DEAR ABBY: I'm afraid my best friend's daughter, "Kami," may have Munchausen syndrome. People with this condition consciously fake the symptoms of a physical disorder.
Kami is 30, a former nurse, and married with a toddler. She lives to be sick. She is always in the emergency room for something. Kami often claims she has cancer and is dying. In fact, she recently told me proudly that she had "died" twice. Ladies from her church clean her house and bring her meals because they think she's at death's door, yet Kami and her husband are planning a water-skiing and snorkeling vacation.
Kami's husband and parents are extremely protective of her and become defensive if anyone suggests that Kami may not really be physically ill. A sister-in-law who mentioned Munchausen is no longer spoken to.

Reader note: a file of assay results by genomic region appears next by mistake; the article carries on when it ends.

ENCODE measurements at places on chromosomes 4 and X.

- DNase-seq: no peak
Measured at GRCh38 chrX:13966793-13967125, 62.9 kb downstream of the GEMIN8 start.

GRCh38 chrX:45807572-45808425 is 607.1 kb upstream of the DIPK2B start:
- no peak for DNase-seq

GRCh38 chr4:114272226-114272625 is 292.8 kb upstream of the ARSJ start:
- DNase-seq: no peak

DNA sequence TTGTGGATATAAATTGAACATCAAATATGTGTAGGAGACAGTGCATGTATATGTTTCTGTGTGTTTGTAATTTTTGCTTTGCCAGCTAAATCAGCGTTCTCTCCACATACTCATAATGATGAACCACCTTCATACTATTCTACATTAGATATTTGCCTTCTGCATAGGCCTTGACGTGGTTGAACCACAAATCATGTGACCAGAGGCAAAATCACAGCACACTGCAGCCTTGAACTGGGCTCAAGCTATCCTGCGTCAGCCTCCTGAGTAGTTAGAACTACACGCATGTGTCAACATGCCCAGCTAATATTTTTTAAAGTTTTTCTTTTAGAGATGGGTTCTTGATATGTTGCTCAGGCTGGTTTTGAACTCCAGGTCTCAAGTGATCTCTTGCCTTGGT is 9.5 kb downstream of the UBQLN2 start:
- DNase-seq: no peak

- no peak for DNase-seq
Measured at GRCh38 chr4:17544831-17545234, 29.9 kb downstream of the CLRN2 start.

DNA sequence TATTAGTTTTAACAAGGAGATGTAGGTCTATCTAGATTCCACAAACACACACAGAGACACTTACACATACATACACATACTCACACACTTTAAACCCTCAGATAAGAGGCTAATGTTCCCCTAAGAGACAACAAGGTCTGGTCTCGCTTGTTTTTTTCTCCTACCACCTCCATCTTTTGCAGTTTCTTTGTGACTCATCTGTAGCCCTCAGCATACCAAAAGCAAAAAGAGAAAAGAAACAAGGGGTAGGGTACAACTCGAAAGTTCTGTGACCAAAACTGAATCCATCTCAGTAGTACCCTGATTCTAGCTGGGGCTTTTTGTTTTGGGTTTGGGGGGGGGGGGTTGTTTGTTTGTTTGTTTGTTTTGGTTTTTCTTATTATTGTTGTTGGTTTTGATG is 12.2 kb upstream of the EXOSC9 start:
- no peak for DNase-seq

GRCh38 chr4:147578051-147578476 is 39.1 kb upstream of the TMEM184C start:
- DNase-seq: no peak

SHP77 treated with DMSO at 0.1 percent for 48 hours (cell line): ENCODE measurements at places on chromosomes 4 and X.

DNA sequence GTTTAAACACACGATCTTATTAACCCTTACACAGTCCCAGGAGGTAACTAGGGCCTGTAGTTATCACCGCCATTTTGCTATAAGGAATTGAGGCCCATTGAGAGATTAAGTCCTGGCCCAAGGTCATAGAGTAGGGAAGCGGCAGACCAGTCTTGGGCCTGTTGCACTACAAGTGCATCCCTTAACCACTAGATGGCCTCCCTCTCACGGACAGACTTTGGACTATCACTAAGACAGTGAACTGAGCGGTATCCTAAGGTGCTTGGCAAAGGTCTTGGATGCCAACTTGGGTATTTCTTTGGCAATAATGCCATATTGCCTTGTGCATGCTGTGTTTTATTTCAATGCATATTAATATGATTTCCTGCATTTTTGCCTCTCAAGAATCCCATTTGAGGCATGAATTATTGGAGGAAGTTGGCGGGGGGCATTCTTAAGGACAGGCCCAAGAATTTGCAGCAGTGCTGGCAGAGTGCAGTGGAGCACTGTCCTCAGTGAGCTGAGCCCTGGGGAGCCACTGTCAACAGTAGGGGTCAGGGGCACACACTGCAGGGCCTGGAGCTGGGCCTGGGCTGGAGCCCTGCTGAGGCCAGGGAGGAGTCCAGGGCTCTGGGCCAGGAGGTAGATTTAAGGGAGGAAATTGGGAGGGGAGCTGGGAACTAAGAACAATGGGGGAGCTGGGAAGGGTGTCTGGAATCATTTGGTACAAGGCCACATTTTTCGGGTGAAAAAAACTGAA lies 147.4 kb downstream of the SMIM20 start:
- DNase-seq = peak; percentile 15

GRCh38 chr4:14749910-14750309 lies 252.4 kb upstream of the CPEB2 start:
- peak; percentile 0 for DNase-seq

The final straw for me came when she arrived late to a wedding, making the grand entrance in a wheelchair, and by the end of the night was on her feet swing dancing at the reception.
She's losing friends, because to be friends with Kami means you are completely invested in her illness. Most people are staying away. She exhausts us.
I care for this young woman and her family, but don't know how to help her. Have you any thoughts? -- WORRIED FRIEND IN UTAH
DEAR WORRIED FRIEND: Until Kami's family is ready to recognize that she may have a complex emotional disorder rather than a physical illness and stop enabling her, there will be no help for her.
However, has anyone taken into consideration the effect Kami's endless dramatic crises are having on that toddler? When a parent is continually at death's door, attention that should be devoted to nurturing the child is diverted from where it should be.
Please point THAT out to your best friend. While the truth may not endear you to her, it may be the wake-up call she needs to see that her daughter gets help. Either that, or she can intervene to ensure the child receives the emotional support he or she needs while Mama is having another crisis.